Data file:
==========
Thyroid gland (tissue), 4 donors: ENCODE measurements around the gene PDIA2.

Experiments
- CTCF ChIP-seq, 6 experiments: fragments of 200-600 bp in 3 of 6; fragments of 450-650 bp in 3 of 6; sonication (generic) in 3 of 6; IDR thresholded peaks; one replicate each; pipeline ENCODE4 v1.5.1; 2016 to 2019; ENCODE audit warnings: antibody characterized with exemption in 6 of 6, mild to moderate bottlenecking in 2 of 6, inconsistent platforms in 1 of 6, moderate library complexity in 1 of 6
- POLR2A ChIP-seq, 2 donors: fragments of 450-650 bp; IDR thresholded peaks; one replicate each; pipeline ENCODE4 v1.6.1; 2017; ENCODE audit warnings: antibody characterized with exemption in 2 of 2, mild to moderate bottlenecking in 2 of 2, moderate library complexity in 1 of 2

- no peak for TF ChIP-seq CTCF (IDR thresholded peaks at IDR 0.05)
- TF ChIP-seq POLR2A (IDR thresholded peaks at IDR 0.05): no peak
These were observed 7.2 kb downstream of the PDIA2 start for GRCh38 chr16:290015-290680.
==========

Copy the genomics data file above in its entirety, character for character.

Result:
Thyroid gland (tissue), 4 donors: ENCODE measurements around the gene PDIA2.

Experiments
- CTCF ChIP-seq, 6 experiments: fragments of 200-600 bp in 3 of 6; fragments of 450-650 bp in 3 of 6; sonication (generic) in 3 of 6; IDR thresholded peaks; one replicate each; pipeline ENCODE4 v1.5.1; 2016 to 2019; ENCODE audit warnings: antibody characterized with exemption in 6 of 6, mild to moderate bottlenecking in 2 of 6, inconsistent platforms in 1 of 6, moderate library complexity in 1 of 6
- POLR2A ChIP-seq, 2 donors: fragments of 450-650 bp; IDR thresholded peaks; one replicate each; pipeline ENCODE4 v1.6.1; 2017; ENCODE audit warnings: antibody characterized with exemption in 2 of 2, mild to moderate bottlenecking in 2 of 2, moderate library complexity in 1 of 2

- no peak for TF ChIP-seq CTCF (IDR thresholded peaks at IDR 0.05)
- TF ChIP-seq POLR2A (IDR thresholded peaks at IDR 0.05): no peak
These were observed 7.2 kb downstream of the PDIA2 start for GRCh38 chr16:290015-290680.